Attach a water efficient aerator to your faucet to save water, increase spray velocity, and reduce wasteful splash.

      Be concerned also with what you pour down the drain. Do not pour grease of any sort down your drain—it will eventually clog your pipe and leave you with an annoying problem. Avoid putting down any food scraps, medications, and paper products, too, as basically anything beside water and soap is undesirable in the water system.

    • Dishwasher

      Fill your dishwasher to the brim each time you run it. Most of the energy used in your dishwasher comes from heating water; as such, not all loads are created equal. Running one full load will still save more energy than two half loads. And remember, always go with an Energy Star approved appliance. It’ll save you BIG on resources—41% on energy, 30% on water—and your bills.

      And a word on your soaps: use non-toxic, biodegradable soaps that do not contain chlorine or phosphates. What goes down your drain doesn’t simply go away. By making a conscious choice to use non-lasting chemicals, we can save our waters a heap of trouble.

    • Handtowel

      Be sure to look for cloth towels instead of your paper towels. They’re washable and perfectly reusable—you can even make them with old clothing and cloth.

      For the optimal reusable cleaning cloth, though, look for microfiber cloths. Due to its ability to hold more than eight times its weight in water, absorb oils, reduce bacteria by 99%, and leave no residue, it is considered a much better cleaner than conventional cloths. Add on its long life and its effortless cleaning ability, it becomes a no-brainer for many homes.

    • Produce

      Globalized food production has been a boon to many, but its cost on the environment, society, and cultures remains too high. Buy local to support farmers near your home, to reduce the energy use in shipping your food, and to get the freshest food available. Buy organics to fight against harmful pesticides, hormones, and antibiotics in agriculture. Buy fair trade to promote good pay for the people who harvest your food. Buy the produce itself, without any packaging, to reduce your consumption of resources.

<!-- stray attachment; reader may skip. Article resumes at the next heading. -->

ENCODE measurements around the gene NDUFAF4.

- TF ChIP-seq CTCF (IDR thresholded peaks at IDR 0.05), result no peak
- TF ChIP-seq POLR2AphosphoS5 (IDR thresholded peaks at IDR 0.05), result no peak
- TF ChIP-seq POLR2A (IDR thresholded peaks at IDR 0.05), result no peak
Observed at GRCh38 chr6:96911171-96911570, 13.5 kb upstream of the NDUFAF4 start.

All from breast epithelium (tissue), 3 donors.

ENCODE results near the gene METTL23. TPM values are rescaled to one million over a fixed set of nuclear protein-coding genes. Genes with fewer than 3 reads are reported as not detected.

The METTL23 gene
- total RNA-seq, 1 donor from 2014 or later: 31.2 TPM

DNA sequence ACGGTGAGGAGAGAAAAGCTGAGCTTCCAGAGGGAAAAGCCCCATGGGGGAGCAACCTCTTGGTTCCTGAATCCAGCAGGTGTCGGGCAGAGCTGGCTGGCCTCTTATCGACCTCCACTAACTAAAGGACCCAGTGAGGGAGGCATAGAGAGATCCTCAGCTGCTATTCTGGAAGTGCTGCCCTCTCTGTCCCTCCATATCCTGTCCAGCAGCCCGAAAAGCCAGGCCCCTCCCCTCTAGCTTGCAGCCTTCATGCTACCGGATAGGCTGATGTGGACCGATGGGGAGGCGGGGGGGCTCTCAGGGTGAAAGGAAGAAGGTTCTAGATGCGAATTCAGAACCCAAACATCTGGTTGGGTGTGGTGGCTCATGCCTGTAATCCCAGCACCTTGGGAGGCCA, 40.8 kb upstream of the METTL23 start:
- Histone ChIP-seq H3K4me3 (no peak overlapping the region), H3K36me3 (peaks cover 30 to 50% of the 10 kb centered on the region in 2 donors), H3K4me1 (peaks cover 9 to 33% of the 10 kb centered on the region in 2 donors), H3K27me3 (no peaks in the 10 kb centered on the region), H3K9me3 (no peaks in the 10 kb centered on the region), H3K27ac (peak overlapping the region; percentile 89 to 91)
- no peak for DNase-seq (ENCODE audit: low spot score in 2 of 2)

Even better, though, is not buying your produce! Grow your food from your own backyard. Look to your garden for fresh veggies and fruit, to starting up a beehive for honey, or to raising chickens.

      If eating sustainably had to be summed up, it would be: Know where your food came from and where it is going. All with you, waste can begin and end.

    • Reusable Bag

      There’s a reason why other countries impose taxes on plastic bags: they only end up in the garbage. They can’t be recycled (and they shouldn’t be—they clog up the recycling center’s sorting machines), and they can only be reused so many times before they go kaput.

      Life can be made so much simpler when you get a reusable bag! No more plastic bags or even paper bags! You can use the cloth bag for all your carrying needs: the library, work, small children…the possibilities are endless, and you only need to wash it now and then to make it last.

    • Tiles on Kitchen Floor

      Makes sure what you’re walking on is made to last. Your flooring—in how it’s made, how long it lasts—can make a big difference beyond your kitchen or living room.

      Bamboo floors are a good idea—fast-growing bamboo, like wood, is anti-bacterial, long-lasting, and easy to install. Linoleum and cork are other good, sustainable floorings, and there are many other options to explore. Do your research before and know what will work for your home and help out the world.